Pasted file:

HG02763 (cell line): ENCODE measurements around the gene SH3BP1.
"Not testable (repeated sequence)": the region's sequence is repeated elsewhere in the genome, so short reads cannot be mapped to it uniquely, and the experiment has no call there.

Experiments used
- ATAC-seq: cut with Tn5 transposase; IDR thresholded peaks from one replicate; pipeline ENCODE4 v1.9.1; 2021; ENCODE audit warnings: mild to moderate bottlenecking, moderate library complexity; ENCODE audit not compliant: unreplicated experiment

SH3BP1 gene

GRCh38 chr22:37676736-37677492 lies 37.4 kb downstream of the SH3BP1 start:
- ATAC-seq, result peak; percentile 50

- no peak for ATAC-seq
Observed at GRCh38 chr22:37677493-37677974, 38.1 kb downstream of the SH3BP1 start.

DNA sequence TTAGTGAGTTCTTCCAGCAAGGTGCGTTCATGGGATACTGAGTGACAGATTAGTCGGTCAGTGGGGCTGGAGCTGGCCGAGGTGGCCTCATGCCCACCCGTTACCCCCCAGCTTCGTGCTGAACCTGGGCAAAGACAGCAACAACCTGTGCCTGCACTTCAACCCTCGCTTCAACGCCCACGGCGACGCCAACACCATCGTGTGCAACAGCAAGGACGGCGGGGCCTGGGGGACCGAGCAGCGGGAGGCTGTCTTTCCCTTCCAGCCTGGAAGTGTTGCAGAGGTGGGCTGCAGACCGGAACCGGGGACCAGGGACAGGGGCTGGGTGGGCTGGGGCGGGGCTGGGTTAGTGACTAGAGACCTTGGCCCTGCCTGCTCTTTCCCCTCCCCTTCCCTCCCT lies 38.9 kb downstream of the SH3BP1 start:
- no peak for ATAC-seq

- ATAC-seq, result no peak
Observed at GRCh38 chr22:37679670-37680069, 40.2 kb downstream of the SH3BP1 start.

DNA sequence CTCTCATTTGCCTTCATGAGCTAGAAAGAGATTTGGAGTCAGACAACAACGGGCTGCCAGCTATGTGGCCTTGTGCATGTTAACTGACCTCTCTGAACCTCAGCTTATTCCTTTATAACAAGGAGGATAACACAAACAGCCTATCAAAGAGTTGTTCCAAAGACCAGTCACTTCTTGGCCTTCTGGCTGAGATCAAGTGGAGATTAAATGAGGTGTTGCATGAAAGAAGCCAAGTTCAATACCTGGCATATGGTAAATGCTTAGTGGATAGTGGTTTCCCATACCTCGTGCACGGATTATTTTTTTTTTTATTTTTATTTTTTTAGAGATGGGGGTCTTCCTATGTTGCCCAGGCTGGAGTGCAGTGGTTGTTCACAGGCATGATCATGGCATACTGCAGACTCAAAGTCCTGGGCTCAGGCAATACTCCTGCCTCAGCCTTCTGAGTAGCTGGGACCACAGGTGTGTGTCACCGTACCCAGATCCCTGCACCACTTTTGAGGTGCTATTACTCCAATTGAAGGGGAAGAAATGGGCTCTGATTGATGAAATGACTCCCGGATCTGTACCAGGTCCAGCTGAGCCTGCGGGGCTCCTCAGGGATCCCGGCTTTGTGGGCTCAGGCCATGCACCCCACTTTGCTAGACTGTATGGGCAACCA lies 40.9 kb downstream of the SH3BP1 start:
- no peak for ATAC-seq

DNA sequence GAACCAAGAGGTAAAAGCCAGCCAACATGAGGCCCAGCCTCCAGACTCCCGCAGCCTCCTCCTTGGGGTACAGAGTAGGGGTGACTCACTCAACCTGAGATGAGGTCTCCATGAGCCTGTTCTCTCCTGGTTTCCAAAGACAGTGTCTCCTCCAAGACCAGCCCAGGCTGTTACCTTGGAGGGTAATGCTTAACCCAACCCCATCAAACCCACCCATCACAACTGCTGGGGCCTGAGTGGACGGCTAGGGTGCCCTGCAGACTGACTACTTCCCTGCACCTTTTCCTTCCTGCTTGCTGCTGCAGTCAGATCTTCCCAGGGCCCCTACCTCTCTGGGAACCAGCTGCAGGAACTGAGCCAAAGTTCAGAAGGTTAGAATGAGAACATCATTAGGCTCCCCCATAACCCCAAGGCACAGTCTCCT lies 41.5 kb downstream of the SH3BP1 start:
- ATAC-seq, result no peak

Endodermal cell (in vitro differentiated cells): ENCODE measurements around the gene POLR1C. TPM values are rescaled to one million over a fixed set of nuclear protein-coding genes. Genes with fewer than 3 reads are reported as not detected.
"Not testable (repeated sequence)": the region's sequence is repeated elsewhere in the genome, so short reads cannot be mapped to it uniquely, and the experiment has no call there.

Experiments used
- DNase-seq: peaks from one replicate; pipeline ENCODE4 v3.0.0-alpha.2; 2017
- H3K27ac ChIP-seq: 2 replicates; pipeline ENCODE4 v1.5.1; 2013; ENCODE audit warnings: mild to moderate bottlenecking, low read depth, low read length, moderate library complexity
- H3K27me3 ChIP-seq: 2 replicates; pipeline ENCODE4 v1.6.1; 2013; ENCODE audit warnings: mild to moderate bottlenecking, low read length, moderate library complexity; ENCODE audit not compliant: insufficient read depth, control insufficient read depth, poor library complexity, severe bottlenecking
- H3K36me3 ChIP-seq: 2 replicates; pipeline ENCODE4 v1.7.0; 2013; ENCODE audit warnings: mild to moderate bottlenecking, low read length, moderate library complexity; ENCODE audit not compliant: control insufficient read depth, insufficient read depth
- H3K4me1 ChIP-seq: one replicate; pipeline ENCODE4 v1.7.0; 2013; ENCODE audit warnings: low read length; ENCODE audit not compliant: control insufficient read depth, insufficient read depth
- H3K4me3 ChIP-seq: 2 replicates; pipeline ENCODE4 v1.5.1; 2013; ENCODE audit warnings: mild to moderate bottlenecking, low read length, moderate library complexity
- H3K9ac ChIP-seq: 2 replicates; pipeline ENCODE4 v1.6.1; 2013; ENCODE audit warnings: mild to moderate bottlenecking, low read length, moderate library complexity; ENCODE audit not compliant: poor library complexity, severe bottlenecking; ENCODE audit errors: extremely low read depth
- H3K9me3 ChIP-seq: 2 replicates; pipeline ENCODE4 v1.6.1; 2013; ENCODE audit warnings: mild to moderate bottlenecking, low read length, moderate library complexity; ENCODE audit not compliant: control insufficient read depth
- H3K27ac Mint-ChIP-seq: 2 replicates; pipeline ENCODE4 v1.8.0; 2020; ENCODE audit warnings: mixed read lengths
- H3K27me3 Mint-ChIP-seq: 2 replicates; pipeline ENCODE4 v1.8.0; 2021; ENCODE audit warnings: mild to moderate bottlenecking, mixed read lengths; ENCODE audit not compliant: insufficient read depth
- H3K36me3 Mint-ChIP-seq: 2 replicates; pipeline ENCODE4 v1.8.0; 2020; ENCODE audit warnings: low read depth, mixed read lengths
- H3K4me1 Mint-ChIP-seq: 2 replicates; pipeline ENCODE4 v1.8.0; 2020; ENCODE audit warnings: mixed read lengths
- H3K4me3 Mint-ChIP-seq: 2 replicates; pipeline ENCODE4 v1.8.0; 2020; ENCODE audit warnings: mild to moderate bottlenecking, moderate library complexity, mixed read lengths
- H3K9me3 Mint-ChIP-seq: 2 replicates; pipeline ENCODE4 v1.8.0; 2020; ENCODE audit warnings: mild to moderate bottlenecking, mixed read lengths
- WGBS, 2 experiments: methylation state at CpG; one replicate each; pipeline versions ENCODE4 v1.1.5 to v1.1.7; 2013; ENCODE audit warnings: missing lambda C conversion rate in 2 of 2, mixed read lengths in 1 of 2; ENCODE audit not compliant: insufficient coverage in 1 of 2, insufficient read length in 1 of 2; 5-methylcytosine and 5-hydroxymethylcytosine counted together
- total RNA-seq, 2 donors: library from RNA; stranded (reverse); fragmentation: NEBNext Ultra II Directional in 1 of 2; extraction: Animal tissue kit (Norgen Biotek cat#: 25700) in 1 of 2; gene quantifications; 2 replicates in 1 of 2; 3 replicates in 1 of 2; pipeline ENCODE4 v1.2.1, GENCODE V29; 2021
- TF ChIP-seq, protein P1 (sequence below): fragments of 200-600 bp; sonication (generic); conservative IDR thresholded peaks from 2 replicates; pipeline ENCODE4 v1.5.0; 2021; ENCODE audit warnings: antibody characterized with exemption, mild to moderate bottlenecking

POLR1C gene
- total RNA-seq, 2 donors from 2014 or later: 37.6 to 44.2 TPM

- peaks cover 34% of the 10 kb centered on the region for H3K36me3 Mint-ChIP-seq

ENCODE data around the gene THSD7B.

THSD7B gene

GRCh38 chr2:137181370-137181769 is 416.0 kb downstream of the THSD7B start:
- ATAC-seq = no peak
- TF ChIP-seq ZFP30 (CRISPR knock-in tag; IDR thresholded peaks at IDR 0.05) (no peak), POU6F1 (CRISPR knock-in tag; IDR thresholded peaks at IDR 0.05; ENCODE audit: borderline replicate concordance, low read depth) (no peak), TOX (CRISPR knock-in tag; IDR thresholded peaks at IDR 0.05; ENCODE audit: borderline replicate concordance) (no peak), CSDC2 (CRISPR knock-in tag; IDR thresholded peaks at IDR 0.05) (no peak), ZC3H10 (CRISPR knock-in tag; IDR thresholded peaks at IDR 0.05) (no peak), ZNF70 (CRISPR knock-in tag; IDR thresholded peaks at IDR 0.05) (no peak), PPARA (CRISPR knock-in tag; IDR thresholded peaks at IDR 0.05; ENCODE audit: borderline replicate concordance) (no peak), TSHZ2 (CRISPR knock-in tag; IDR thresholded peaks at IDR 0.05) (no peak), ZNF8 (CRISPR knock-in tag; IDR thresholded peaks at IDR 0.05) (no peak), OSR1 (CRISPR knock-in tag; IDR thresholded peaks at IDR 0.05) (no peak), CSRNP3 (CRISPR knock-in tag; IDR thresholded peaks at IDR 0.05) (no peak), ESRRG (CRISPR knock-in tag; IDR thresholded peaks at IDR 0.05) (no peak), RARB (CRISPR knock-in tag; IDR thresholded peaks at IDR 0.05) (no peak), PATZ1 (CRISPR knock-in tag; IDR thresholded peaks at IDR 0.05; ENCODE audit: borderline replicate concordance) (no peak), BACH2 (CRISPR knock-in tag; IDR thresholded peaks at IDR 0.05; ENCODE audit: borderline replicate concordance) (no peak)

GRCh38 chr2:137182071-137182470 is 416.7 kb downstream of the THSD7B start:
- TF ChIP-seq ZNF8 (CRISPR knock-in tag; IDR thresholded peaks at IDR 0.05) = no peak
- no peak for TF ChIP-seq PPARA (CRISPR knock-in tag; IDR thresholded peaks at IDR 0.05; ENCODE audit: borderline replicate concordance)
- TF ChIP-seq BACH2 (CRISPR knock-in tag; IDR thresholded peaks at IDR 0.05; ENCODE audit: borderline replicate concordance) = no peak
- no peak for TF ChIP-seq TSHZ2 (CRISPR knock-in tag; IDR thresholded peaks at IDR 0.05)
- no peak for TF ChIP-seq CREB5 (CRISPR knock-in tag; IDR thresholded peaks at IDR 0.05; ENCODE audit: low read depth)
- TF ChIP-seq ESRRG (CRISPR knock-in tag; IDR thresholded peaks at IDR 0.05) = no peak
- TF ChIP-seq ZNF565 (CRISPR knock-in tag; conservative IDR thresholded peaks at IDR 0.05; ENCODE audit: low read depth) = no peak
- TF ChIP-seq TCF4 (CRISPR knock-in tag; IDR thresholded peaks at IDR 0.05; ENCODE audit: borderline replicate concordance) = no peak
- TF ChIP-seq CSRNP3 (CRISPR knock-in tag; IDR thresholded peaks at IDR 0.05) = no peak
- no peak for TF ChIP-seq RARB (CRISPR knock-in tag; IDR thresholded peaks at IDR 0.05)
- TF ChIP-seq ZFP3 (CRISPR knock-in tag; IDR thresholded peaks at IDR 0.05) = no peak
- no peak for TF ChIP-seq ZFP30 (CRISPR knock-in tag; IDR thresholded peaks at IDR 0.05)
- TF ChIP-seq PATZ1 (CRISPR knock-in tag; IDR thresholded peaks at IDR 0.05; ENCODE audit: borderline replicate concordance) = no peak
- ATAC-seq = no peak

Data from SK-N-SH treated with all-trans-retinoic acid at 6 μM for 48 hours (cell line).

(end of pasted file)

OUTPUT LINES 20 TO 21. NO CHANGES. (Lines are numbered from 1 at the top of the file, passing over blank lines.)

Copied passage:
Experiments used
- DNase-seq: peaks from one replicate; pipeline ENCODE4 v3.0.0-alpha.2; 2017